Childhood pain, or adverse childhood experiences, has a serious effect on the rest of our lives. You might assume the effect is only on our feelings or thoughts. New research, funded by the Center for Disease Control (CDC), indicates the impact is physical as well. There are many “public health” concerns that many experts try to solve, in order to help us all be healthier. Sanitized water is an example of a long-standing public health triumph. Currently, experts are worried about obesity, smoking, heart disease, diabetes, and suicide rates. Childhood Pain: Research Back in the 1980s, Vincent Felitti was running a weight-loss study. He wondered why his best patients would quit after they started losing weight. After surveying nearly three hundred morbidly obese patients, he thought he was on to something. About half of these patients reported being sexually assaulted, horribly painful example of childhood pain, which is much higher than average. After presenting these findings at an obesity conference, Felitti was approached by the CDC. The result is the Adverse Childhood Experiences (ACE) Study. This ongoing research is attempting to explain why some of us are more at risk for certain health problems than others. The researchers are learning that childhood pain is a big deal, and a score of four or more significantly impacts these common health concerns: Alcoholism and alcohol abuse (740%) Chronic obstructive pulmonary disease (COPD) Depression (460%) Illicit drug use (470%) Ischemic heart disease (IHD) (220%) Liver disease Domestic violence Multiple sex partners Sexually transmitted diseases (STDs) Smoking (220%) Suicide attempts (1,220%) Unintended pregnancies Teen pregnancy Just because people experience childhood pain doesn’t mean they will...

Sex and Success: Erotic Capital

There are at least two things we all want to have in our lives: sex and success. According to the new book, Honey Money by Catherine Hakim, the key to both is erotic capital. Hakim defines erotic capital as a combination of beauty, sex appeal, and skill which makes some people attractive and agreeable as colleagues, as well as attractive to the opposite sex. She argues that men and women shouldn’t hesitate to use these factors to their advantage. Disclaimer: I haven’t actually read the book, as it has only been released in the UK; however, I think it is worth commenting on some of the issues raised by many reviews of the book. Looks and Success Hakim’s argument that physical attractiveness and social skills are a resource that can help us get ahead is well established. Statistically speaking, it is well-established that people who are more attractive earn more money and get promoted faster. The book, the Beauty Mythby Naomi Woofe, published in 1991, documents these benefits and then challenges the stereotypes that contribute to this benefit. Instead, Hakim appears to be arguing that women should take advantage of their “erotic capital.” She asserts that women have an edge on erotic capital because men crave sex more and are more visually stimulated than women. Most professional women will tell you being physically attractive is a thin blade to walk on. Women’s looks are still judged more harshly than men’s. Yet, being too attractive, especially dressing too sexy, often limits a woman’s success because she isn’t taken seriously. Women must find the balance between being attractive enough their looks are an asset, but not...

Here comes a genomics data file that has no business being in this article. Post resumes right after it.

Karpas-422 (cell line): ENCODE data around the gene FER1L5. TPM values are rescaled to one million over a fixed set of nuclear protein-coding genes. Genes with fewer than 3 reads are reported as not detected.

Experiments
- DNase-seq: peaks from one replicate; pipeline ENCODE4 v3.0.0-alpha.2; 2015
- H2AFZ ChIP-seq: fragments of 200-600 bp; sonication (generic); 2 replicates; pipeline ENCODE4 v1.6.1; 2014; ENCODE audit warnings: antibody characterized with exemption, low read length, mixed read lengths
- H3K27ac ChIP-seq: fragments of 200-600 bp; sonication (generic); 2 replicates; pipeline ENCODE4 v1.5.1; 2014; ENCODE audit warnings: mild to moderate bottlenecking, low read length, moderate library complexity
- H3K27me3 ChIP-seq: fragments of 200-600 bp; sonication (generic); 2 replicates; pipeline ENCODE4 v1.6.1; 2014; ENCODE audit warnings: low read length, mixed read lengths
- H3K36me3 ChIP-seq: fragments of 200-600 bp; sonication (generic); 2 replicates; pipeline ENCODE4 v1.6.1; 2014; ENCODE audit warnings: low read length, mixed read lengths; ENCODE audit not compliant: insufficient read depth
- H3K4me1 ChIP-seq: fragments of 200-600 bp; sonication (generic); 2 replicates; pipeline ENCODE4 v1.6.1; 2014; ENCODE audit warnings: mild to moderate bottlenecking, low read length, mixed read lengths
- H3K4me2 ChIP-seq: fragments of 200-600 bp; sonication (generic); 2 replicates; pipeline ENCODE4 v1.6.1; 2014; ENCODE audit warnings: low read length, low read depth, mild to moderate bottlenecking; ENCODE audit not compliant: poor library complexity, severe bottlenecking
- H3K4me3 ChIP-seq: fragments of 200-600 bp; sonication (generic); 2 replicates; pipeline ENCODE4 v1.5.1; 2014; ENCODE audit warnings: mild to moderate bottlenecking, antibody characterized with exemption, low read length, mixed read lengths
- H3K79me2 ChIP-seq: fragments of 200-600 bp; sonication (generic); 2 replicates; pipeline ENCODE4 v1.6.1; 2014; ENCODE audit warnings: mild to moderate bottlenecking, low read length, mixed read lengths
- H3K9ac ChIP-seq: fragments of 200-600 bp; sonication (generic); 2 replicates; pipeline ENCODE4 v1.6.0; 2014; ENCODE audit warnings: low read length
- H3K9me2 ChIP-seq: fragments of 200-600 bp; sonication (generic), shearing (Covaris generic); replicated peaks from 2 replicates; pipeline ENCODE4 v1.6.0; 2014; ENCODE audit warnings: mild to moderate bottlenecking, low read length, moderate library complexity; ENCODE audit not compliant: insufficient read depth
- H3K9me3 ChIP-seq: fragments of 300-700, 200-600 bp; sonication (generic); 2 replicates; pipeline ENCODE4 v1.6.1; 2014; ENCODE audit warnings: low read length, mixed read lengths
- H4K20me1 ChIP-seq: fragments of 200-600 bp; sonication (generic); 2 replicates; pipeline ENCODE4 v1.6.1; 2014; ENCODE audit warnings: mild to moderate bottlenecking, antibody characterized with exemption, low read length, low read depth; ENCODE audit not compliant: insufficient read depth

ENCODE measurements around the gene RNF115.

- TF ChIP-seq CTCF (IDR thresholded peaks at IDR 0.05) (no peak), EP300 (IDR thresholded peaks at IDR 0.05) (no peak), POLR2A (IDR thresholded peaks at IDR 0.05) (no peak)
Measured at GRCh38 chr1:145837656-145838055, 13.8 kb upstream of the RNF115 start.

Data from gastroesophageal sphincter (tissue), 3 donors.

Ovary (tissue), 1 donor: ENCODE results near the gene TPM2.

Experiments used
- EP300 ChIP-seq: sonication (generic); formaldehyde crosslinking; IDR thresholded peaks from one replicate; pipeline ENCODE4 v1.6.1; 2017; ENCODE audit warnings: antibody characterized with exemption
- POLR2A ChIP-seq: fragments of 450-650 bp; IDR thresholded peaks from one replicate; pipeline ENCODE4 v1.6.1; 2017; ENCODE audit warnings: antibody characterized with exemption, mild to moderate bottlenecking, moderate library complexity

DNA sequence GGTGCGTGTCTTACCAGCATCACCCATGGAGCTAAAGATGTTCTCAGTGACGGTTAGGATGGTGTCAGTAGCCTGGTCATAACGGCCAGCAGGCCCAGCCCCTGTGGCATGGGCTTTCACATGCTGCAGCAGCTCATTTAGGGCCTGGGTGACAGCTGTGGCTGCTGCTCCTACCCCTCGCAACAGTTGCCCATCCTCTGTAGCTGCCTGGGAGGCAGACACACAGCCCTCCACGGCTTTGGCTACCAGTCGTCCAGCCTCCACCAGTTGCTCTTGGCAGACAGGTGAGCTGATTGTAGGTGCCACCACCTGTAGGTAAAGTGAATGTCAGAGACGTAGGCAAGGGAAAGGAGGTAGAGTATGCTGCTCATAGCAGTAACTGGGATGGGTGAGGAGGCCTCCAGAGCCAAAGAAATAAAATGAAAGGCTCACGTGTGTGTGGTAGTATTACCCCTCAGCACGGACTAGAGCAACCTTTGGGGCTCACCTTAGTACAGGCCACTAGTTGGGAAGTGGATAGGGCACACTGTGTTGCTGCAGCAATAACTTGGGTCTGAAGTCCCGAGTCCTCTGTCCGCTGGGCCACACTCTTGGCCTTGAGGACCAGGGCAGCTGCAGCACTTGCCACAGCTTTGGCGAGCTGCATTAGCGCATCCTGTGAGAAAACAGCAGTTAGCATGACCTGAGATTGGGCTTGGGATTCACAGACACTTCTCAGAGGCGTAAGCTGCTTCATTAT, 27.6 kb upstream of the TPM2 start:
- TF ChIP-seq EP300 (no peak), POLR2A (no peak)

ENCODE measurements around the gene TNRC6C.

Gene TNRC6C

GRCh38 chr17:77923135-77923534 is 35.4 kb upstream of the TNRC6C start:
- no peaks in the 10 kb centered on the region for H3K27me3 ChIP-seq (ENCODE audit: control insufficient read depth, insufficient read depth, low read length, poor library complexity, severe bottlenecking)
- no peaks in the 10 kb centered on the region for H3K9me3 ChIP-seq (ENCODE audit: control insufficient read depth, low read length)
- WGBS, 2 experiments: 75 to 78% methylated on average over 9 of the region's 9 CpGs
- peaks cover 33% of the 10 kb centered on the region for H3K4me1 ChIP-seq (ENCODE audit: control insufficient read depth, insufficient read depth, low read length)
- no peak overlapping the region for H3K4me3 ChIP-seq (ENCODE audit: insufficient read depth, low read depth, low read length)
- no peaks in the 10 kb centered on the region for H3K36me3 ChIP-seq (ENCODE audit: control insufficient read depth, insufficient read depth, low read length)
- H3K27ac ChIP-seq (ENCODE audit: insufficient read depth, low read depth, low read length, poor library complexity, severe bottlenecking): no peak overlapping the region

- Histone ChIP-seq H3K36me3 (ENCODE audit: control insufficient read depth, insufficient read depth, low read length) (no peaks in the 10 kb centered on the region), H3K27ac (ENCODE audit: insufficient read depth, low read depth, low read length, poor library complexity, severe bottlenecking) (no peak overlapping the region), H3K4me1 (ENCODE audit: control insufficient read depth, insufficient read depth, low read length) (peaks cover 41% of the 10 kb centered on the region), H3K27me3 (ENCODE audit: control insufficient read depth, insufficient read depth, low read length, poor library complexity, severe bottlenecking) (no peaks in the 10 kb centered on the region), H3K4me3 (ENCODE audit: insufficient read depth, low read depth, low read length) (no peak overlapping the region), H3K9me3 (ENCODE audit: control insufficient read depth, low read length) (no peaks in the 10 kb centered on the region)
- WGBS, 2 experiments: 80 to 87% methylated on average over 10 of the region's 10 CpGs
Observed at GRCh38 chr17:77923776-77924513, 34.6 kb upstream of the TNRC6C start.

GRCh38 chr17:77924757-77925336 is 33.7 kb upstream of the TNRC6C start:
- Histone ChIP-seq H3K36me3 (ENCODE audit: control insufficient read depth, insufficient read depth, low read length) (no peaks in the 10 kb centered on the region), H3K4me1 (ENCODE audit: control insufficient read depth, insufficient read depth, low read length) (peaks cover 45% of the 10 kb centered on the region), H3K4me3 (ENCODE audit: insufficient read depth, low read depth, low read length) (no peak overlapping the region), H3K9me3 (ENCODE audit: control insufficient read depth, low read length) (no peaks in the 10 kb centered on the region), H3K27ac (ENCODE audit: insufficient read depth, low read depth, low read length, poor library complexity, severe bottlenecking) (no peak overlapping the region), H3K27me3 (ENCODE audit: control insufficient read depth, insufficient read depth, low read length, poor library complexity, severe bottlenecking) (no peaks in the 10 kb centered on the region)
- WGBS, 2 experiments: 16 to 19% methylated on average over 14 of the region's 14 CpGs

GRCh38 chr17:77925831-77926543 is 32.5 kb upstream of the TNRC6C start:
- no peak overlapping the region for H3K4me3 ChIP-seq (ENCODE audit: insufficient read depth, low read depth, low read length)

2012 Elections: Public Policy and Mental Health

As we approach the 2012 elections next month, presidential candidate Mitt Romney and President Barack Obama offer different ideological approaches to handling America’s challenges and improving our society. Political conversations become hard to avoid, whether in person or on facebook. As a therapist, I would like to share with you some psychological info that might be useful. One reason I love being a social worker is the field’s two-part focus on internal, psychological things and on the external, society-based things that affect how happy and productive we are. Hopefully, our understanding of why things happen will influence the solutions we come up with. I will not identify which solution is the best one, but I hope you will consider the following data when you make your decision and vote on November 6. 2012 Elections: Job Creation, Education, Abortion and Birth Control, the Obesity Epidemic Domestic public policy is complicated. Many of the problems we want to fix, like education, poverty and public health, have interlocking and overlapping parts. Research from nueroscience, public health, and mental health provides evidence that the overlap comes from the impact of adverse childhood events on individuals and from social structures that limit individual growth. Let’s look at some examples more closely. Thomas Hawk via Compfight 2012 Elections: Job creation Where I live, in central Indiana, job creation doesn’t appear to be the problem, despite the 2012 elections focus on job creation. Getting qualified people to those jobs is the problem. Many employers build warehouses outside of the urban core because land is cheaper. Yet, many who needs jobs don’t have cars. Limited public transportation means those who need jobs can’t get to...